But this permanently changes the bone, takes a long time to recover and can reduce the effectiveness of any future knee replacement.
KineSpring, which was designed in the U.S. about five years ago, has been evaluated in clinical trials in Australia over four years and in a multi-centre European trial over the past two-and-a-half years.
It’s basically a shock absorber which we fix between the thigh and shin bones to take some of the weight off the inner side of the knee.
KineSpring is made of titanium and cobalt chrome and looks like a strong spring, about 2 in long and the diameter of a pen, which we fix to two base plates attached onto the inner side of the patient’s thigh and shin bones.
While it doesn’t take all the patient’s weight, it does reduce the load on the cartilage (where most of the wear and tear develops) by about 13 kg when patients are standing, and so reduces pain for these patients while preserving their own knee.
Studies have shown that KineSpring significantly reduces pain and improves knee function by more than 80 per cent in carefully selected patients who have this one-sided wear.
The operation lasts about 45 minutes to an hour. First, we make two 3 in incisions just above and below the knee on the inside of the leg, and expose the bone.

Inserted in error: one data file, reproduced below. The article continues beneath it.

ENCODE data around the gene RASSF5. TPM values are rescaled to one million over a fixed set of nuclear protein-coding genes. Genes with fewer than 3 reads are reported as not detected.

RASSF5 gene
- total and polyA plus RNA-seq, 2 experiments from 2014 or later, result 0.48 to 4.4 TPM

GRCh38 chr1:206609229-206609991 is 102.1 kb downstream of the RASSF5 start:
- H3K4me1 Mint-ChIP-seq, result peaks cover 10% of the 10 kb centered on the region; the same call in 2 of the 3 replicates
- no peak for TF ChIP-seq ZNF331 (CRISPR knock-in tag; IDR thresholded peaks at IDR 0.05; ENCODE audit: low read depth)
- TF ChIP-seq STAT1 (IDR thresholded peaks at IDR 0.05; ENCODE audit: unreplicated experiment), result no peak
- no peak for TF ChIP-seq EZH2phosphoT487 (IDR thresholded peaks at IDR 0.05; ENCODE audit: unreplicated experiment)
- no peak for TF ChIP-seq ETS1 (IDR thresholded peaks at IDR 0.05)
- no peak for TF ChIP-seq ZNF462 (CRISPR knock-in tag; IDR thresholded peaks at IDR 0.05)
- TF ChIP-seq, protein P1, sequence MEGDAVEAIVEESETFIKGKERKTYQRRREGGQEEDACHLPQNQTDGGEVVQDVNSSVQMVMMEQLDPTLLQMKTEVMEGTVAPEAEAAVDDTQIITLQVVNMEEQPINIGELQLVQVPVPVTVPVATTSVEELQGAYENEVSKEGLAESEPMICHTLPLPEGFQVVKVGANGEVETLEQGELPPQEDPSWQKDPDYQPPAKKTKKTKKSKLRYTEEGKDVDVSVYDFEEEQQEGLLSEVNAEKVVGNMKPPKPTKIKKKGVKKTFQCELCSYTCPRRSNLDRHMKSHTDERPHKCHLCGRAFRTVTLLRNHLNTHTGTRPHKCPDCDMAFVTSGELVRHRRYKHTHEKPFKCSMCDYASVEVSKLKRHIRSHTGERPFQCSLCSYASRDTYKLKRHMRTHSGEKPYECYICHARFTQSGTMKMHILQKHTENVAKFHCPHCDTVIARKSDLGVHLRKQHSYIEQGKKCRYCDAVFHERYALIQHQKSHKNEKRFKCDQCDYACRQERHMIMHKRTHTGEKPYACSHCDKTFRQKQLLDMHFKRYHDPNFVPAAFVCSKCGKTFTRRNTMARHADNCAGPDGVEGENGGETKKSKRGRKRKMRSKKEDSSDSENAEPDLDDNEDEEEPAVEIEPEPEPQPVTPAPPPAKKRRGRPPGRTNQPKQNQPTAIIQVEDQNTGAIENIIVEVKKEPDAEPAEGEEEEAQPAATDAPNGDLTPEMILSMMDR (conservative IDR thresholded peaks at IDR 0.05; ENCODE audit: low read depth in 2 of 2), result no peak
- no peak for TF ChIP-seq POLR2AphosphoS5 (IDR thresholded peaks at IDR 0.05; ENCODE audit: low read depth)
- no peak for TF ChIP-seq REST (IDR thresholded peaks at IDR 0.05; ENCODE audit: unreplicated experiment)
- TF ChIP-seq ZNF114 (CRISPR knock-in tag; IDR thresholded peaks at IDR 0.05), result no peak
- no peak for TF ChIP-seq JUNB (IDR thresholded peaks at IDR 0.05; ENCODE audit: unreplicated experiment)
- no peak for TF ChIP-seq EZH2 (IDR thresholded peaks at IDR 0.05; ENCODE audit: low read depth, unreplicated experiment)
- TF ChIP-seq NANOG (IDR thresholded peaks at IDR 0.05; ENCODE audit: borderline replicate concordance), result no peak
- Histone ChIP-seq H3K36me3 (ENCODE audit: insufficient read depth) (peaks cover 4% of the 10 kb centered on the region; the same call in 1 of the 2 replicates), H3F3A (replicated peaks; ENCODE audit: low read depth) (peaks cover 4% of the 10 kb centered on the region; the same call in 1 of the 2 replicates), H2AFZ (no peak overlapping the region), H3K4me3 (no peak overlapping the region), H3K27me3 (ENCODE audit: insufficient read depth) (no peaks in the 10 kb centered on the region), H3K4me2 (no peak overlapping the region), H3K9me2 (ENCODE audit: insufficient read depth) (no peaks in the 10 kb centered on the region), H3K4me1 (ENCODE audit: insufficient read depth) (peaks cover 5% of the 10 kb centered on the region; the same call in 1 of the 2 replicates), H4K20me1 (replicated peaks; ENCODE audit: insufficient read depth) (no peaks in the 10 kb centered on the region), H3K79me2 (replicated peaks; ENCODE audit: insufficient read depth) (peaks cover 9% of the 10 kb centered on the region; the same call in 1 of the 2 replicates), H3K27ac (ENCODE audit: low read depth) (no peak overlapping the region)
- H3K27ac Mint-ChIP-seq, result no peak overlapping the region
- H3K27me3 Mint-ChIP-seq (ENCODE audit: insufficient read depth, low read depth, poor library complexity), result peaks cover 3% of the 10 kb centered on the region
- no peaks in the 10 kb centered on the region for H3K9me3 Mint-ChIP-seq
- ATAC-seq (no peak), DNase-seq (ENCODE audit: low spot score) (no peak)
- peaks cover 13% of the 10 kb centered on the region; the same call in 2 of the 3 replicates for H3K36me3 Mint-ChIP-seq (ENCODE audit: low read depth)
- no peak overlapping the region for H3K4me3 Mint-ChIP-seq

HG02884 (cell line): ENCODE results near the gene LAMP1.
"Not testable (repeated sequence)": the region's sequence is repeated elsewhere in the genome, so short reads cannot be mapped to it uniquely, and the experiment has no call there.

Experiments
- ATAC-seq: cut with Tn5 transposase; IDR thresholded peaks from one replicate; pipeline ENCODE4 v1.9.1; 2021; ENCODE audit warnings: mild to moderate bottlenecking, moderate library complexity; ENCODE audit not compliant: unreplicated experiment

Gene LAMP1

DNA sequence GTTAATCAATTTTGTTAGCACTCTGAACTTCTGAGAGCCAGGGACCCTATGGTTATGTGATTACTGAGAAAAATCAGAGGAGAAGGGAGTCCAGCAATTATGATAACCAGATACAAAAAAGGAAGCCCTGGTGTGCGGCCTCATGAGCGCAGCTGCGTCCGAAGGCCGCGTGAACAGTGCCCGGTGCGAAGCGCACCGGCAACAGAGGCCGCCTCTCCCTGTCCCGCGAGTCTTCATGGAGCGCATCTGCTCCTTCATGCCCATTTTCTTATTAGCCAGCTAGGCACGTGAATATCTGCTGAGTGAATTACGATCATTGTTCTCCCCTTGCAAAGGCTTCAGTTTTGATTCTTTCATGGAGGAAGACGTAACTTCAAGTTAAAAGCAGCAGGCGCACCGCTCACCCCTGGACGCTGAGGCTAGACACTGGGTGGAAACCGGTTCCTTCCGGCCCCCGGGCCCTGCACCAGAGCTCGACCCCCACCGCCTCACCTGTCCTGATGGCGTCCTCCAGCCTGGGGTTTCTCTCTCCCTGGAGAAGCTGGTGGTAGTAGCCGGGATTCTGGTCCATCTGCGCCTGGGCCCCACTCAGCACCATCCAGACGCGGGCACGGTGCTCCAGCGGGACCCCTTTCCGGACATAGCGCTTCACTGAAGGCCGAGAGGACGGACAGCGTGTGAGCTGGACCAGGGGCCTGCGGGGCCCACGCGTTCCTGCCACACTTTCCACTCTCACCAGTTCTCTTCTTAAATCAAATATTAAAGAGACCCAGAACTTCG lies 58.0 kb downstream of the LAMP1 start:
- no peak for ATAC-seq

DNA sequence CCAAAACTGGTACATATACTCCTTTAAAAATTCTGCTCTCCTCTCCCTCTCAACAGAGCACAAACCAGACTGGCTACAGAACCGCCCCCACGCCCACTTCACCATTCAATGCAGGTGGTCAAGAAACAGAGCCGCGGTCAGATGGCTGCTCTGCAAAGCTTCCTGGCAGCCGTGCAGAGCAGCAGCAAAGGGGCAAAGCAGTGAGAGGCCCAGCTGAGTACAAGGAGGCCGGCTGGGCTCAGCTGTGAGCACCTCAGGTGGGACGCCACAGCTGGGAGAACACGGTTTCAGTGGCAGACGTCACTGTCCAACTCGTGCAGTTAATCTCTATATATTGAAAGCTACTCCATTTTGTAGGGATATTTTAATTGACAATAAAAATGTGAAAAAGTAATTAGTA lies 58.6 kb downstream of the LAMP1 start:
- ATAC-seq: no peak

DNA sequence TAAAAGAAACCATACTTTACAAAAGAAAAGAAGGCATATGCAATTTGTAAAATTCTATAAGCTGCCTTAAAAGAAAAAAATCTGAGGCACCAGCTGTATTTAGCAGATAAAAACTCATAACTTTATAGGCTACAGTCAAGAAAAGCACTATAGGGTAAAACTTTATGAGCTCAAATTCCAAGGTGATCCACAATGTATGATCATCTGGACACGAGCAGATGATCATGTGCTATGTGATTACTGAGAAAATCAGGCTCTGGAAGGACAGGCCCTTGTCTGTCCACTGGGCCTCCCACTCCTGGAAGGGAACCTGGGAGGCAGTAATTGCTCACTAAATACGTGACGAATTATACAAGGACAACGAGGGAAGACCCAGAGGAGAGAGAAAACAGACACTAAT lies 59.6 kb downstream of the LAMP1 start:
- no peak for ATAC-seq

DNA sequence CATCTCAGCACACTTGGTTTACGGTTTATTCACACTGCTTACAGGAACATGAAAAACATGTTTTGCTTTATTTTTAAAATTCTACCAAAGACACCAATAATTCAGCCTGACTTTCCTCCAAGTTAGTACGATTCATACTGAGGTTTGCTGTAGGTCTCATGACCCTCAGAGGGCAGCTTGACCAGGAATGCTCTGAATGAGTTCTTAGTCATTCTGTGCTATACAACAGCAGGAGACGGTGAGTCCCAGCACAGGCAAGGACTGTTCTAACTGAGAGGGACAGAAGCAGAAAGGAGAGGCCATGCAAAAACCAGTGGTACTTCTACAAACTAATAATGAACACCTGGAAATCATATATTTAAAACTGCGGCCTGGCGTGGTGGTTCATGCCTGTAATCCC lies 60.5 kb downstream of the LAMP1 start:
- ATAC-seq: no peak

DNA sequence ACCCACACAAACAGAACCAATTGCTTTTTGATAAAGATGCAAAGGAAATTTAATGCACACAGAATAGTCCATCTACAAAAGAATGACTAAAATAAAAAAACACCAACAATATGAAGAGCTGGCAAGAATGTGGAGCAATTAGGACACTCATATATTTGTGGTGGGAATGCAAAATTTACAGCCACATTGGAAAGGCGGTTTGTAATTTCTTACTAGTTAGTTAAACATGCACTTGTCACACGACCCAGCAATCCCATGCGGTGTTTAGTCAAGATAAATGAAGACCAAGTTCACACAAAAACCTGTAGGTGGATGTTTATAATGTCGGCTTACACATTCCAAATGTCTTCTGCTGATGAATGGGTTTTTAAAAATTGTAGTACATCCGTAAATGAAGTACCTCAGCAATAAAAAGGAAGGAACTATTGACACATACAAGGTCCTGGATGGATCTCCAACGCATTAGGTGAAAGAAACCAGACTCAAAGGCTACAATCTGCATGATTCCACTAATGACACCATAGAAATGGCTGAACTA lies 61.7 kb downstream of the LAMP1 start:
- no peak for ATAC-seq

Then we fix two base plates, about two inches wide, to the inside of the bone, screwing them firmly into place.
Then we tunnel through the tissue between the thigh and shin, feeding the spring through soft tissue and attaching it securely to each base plate.
We then test the knee thoroughly, checking that the spring is relieving weight on the damaged section, and close the incisions with stitches.
Most patients leave hospital the next day, and will be able to put some weight on the joint immediately using crutches.
As with all surgery, there are small risks of infection, swelling and blood clots. We hope this procedure will go on reducing pain and damage in these patients for up to ten years or even more.
Since the patient’s natural knee is untouched, they can still have a knee replacement if the osteoarthritis goes on progressing, but in the meantime should have years of improved activity with greatly reduced pain.
The operation costs £8,000 to £9,000 privately and a similar cost to the NHS — it is available at limited centres across the UK and Europe.
Article Source: The Daily Mail